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Simple steps to prevent the spread of noroviruses

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Noroviruses are a group of related viruses. Infection with these viruses causes gastroenteritis, which is inflammation of the stomach and intestines. This leads to stomach cramping, nausea, vomiting, and diarrhea. Anyone can be infected with noroviruses and get sick. Also, you can get norovirus illness more than once during your life. The illness often begins suddenly. You may feel very sick, with stomach cramping, vomiting, and diarrhea.

Noroviruses are the most common cause of gastroenteritis in the United States. CDC estimates that each year on average 19 to 21 million cases of acute gastroenteritis are caused by noroviruses. That means about 1 in every 15 Americans will get norovirus illness each year. Norovirus is also estimated to cause 56,000 to 71,000 hospitalizations and 570 to 800 deaths each year in the United States.

You may hear norovirus illness called "food poisoning" or "stomach flu." It is true that food poisoning can be caused by noroviruses. But, other germs and chemicals can also cause food poisoning. Norovirus illness is not related to the flu (influenza), which is a respiratory illness caused by influenza virus.

Symptoms of norovirus infection usually include cramping, nausea, vomiting, and diarrhea. Other, less common symptoms may include low-grade fever, chills, headache, muscle aches, and general sense of fatigue.
Norovirus illness is usually not serious. Most people get better in 1 to 3 days. But, norovirus illness can be serious in young children, the elderly, and people with other health conditions. It can lead to severe dehydration, hospitalization and even death.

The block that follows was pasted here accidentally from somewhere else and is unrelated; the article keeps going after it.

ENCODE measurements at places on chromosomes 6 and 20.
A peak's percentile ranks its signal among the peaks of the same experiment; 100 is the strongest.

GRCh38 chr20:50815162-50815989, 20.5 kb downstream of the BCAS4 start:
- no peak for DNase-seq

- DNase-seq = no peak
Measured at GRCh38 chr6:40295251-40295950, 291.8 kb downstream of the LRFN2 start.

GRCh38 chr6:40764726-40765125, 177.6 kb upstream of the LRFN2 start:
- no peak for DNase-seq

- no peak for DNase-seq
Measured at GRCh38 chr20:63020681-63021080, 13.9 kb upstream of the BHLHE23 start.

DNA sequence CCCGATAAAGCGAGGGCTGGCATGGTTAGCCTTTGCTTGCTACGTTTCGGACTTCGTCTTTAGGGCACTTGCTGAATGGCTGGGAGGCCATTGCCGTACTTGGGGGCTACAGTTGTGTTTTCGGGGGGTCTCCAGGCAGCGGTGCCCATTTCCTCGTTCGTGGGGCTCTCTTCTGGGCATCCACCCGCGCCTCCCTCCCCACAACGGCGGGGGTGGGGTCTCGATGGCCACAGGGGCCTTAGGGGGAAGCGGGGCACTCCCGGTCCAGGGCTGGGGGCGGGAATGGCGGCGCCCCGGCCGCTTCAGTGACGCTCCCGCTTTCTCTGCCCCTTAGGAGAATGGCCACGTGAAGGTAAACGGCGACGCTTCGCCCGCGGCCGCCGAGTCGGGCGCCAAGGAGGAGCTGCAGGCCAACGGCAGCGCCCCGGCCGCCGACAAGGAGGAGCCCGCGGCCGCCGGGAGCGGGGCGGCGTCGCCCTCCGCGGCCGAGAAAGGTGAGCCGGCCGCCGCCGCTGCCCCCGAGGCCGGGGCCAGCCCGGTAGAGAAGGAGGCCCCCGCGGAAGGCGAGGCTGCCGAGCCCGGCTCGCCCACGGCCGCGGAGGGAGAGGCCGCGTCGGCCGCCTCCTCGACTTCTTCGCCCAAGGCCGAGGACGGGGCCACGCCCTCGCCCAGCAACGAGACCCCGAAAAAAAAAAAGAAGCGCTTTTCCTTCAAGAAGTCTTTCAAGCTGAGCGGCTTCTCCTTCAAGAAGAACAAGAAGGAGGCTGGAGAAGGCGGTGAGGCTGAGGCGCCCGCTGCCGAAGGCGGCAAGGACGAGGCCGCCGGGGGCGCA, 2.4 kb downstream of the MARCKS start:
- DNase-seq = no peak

You may get dehydrated if you are not able to drink enough liquids to replace the fluids lost from vomiting or having diarrhea many times a day. Symptoms of dehydration include a decrease in urination, a dry mouth and throat, and feeling dizzy when standing up. Children who are dehydrated may also cry with few or no tears and be unusually sleepy or fussy.

Norovirus can spread quickly from person to person in crowded, closed places like nursing homes, daycare centers, schools, hotels, and cruise ships. Noroviruses can also be a major cause of outbreaks in restaurants and catered-meal settings if contaminated food is served.

The viruses are found in the vomit and stool of infected people. You can get it by

• Eating food or drinking liquids that are contaminated with norovirus

• Touching surfaces or objects contaminated with norovirus and then putting your hand or fingers in your mouth

• Having direct contact with a person who is infected with norovirus, for example, when caring for someone with norovirus or sharing foods or eating utensils with them

People with norovirus illness are contagious from the moment they begin feeling sick until at least 3 days after they recover. But, some people may be contagious for even longer.

Wash your hands with soap and water after using the toilet and changing diapers and always before eating or preparing food. If soap and water aren't available, use an alcohol-based hand sanitizer. These alcohol-based products can quickly reduce the number of germs on hands in some situations, but they are not a substitute for washing with soap and water.

See the infographic for more information on preventing the spread of noroviruses, and visit the CDC website.

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